Many individuals in the ancient western world, whether Greek, Roman or otherwise, have captured the hearts and minds of their contemporaries and us moderns alike. Few, however, have captivated quite as many as Saint Augustine, Bishop of Hippo Regius in the North of Africa. Inarguably one of the brightest thinkers of his age, even of all human history, Augustine’s influences on philosophy and Christian theology have changed the intellectual landscape of the western world even into our time. One can scarcely handle either of those topics without at least coming across his name or ideas, and yet how deeply has any man, even one entirely devoted to the saint’s work, really understood him, that creator of, as Dr. Philip Cary put it, ‘the inner self’1.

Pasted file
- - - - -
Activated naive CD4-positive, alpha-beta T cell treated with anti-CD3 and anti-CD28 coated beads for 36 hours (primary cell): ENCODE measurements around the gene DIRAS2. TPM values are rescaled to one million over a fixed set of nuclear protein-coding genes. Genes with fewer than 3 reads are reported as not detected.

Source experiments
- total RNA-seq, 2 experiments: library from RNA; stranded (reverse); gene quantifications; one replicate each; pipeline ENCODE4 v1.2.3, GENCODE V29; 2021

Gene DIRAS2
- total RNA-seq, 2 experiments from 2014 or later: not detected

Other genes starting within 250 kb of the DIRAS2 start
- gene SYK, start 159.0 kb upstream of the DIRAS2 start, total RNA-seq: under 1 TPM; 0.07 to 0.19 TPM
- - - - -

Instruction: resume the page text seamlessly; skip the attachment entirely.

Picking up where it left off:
Marchetti II, Gino.
Totum Enim Quod Intelligo, Volo Ut Qui Me Audit Intelligat: An Examiation of S. Augustine as a Teacher of Catechumens in the De Catechizandis Rudibus.
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